Views from Sad Summer Fest-Philadelphia 2019

sad-summer-wonder-years

            After the anti-climatic “end” of the Warped Tour last year, there was a gap left open for a touring festival that caters to a faction of teenagers that feel disenfranchised and adults that suffer from Peter Pan-syndrome.  Enter the inaugural year of the Alt Press-sponsored Sad Summer fest, a new touring festival marketed toward Millenials that went to Warped and Gen Z-ers who probably never got the chance.  On the Philadelphia date of the tour, Sad Summer brought a huge amount of nostalgia with a looming sense of irony that only a bunch of once-depressed teens could indulge. Continue reading

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Insignificant Other-i’m so glad i feel this way about you

If you were a tumblr user and fan of bands like The Front Bottoms and TWIABP in 2015, it’s near impossible to not have heard of Insignificant Other.  Lead vocalist and songwriter, Sim Morales has been releasing covers with some originals via bandcamp for last half of the decade, but the recent release of i’m so glad i feel this way about you paints a picture of a triumphant pop-punk band with a Brooklyn-sensibility despite their Alabama by way of Gainesville location. Continue reading

PUP-Morbid Stuff

Following the success of 2016’s The Dream Is Over, an album that catapulted PUP from respectable Canadian pop-punks to North American scene superstars, Morbid Stuff was weighted with excitement and ambition.  While there was plenty to ring up the excitement in Dream, Morbid Stuff is like taking a rocket to an unknown moon that was just discovered orbiting earth.  With sleek and chunky riffs, Stefan Babcock spills anxiety over with rallying cries and quarter-life rage that sets the band in a certain class of their contemporaries like Rozwell Kid, where they can make incredibly fun and upbeat songs that are immediately memorable and occasionally silly but only layering over a very real sense of self-actualization. Continue reading

Joyce Manor-Million Dollars to Kill Me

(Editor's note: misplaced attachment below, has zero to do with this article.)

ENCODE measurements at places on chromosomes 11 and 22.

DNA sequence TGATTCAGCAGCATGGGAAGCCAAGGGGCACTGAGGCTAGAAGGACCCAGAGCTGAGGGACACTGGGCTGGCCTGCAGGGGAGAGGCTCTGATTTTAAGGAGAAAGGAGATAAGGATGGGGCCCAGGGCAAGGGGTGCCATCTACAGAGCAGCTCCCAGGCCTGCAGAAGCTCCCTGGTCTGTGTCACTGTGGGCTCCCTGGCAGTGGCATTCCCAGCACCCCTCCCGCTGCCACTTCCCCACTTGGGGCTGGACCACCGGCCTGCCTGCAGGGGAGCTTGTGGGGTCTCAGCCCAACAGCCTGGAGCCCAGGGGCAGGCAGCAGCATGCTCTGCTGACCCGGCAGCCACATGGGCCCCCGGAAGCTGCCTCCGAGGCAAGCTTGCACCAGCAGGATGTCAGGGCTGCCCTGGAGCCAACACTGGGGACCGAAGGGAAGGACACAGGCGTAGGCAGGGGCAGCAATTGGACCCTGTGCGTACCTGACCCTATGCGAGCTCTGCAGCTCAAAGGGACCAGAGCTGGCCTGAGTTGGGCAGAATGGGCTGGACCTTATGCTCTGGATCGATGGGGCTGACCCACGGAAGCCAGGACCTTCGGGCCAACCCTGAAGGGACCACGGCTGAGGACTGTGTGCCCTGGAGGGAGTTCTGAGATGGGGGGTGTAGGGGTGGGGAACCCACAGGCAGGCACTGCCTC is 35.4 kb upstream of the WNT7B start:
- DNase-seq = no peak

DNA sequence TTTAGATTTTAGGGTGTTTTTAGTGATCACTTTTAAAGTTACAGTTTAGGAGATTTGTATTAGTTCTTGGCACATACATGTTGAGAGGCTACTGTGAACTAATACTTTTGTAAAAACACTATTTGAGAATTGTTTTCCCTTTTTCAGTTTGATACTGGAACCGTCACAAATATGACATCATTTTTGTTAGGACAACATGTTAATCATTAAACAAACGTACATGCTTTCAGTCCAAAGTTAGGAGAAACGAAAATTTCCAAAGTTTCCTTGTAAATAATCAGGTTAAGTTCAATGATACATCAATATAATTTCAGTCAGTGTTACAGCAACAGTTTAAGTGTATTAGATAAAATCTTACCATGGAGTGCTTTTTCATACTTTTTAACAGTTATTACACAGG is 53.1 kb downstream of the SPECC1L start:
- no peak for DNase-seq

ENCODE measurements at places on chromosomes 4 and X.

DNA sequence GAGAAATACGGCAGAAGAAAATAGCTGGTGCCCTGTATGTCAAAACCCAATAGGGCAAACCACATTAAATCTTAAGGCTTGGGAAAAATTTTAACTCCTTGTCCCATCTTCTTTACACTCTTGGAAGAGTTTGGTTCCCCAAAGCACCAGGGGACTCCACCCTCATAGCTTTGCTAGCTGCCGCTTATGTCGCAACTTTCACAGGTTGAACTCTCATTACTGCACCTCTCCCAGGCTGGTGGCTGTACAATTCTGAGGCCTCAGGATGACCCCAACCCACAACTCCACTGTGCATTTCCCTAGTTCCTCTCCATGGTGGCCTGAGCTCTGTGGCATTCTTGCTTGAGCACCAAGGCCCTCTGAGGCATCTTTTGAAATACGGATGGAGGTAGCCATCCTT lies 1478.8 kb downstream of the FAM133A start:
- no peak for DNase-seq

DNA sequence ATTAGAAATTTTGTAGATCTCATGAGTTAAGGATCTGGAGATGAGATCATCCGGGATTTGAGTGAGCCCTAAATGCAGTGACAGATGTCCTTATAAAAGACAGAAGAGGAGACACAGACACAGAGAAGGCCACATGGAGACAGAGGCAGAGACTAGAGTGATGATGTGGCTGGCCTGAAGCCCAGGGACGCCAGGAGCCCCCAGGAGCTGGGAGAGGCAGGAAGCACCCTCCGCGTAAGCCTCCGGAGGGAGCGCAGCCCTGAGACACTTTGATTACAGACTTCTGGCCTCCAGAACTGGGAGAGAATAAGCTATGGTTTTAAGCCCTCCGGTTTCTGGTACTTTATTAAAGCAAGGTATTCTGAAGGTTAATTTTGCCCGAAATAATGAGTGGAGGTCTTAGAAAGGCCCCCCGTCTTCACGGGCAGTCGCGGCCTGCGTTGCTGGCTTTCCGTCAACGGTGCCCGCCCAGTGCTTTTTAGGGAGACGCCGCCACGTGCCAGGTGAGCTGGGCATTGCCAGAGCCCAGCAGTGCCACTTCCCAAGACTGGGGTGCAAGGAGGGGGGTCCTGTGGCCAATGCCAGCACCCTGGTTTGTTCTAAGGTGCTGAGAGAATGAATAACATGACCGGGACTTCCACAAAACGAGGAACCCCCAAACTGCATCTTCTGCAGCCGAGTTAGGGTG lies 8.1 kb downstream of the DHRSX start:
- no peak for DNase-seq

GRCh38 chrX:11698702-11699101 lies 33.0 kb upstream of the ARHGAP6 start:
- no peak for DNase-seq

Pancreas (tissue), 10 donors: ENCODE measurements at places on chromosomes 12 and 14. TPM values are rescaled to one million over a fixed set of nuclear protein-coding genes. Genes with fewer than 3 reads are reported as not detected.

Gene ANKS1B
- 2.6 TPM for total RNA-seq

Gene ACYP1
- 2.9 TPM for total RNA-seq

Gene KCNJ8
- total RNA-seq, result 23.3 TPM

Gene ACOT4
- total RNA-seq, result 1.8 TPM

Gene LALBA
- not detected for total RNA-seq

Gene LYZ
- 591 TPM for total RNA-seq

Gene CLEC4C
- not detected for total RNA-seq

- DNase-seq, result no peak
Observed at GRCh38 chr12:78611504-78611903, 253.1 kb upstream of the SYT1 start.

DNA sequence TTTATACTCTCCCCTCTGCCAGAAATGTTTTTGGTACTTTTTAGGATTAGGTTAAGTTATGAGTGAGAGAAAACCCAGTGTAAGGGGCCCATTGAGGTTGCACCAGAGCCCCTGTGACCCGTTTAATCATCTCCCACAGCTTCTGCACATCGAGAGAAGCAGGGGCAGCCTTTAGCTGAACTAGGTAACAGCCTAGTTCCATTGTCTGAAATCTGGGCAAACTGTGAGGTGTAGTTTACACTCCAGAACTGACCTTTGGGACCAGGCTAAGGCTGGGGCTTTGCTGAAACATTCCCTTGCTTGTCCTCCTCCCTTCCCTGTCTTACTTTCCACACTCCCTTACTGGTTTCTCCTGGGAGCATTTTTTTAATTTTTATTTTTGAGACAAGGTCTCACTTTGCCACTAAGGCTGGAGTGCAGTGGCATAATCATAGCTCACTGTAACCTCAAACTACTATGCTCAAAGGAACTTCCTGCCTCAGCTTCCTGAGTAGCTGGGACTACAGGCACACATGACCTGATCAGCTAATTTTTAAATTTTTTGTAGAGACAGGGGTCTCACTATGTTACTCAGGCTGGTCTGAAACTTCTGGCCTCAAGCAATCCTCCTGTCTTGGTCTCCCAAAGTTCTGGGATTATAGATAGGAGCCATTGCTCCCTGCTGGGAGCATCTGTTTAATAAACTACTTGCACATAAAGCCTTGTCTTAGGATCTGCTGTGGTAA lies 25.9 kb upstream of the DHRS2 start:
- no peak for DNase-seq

Joyce Manor’s 2016 album Cody showed a band that was willing to take a step away from the abrasive, no bullshit pop-punk that they’d perfected into a band with similar ethics but making more power-pop inspired indie rock.  Sure, there were still pop-punk bangers like “Fake I.D.” and “Reversing Machine,” but songs like “Eighteen” or “This Song Is A Mess But So Am I” fell more into a sort of Blue Album worship in crafting great pop-savvy indie rock.  Million Dollars to Kill Me doesn’t feel like a continuation of Cody nor does it feel like it’s picking up after Never Hungover Again; it sounds like a band that is truly without a care and is making whatever the hell it wants. Continue reading

Death Cab For Cutie-Thank You For Today

            Death Cab For Cutie have always been a respectable indie-rock act with personable lyrics that appeal to people that may also dabble with theatrical emo.  Ben Gibbard and company have always created serviceable sad jams.  Even on 2015’s Kintsugi, despite age and maturity, Gibbard was able to bring the self-loathing goods on a song like “No Room in Frame.”  Thank You For Today sees the band’s expansion of sound that they began exploring on Codes and Keys, but it also sees the band peddling back into their early material.  The album comes out feeling like an incoherent blob of ennui. Continue reading

Real Friends-Composure

In “Stand Steady,” the second track off of Real Friends’ third full-length Composure, frontman Dan Lambton sings, “It’s good that I’ve grown.”  In pop-punk, Peter Pan-syndrome runs rampant, and records about growing will always be in vogue.  Whether they’re about resisting development or the difficulties of growing, this is a pop-punk standard, but Real Friends hasn’t really grown or changed besides switching up their charade. Continue reading

Spanish Love Songs-Schmaltz

LA’s Spanish Love Songs have all the promise of a band that can have real staying power.  They have the hunger of a band that wants people to hear their songs and feelings, and they have the talent to back it up.  Their latest album Schmaltz brings the breakneck intensity of hardcore, but the emotionality and varied sounds of emo.  They take the heartland-americana punk sounds of bands like The Gaslight Anthem or The Menzingers and tie in the heavy pop-punk sounds reminiscent of Upsides-era Wonder Years.  Schmaltz sees a band in the formative stages of becoming an excellent act that will only get better. Continue reading

Kississippi-Sunset Blush

This isn’t an album I would normally enjoy.  Debut albums from indie rock bands that toe the line between dream pop and emo are usually aggressively okay.  The songs are fine, but they don’t become interesting until the second album.  That’s sort of the case with Philadelphia’s Kississippi.  Sunset Blush is both energetic and mellow, and it seems like the type of album that I’d shrug off as “fine.”  Here’s the thing: it’s pretty good, and I’ve been really enjoying Kississippi’s first album. Continue reading

The Wonder Years-Sister Cities

Philadelphia punks The Wonder Years have continually shown that they’re more than just punks.  Since the release of Suburbia, they’ve never really had an adequate match within the Warped Tour scene that they’re often lumped into, and they don’t really mesh with the artsy DIY punk scene that creates artists like Long Neck or Pinegrove.  This is all to say that even though Sister Cities isn’t their best, The Wonder Years are still in a class all their own. Continue reading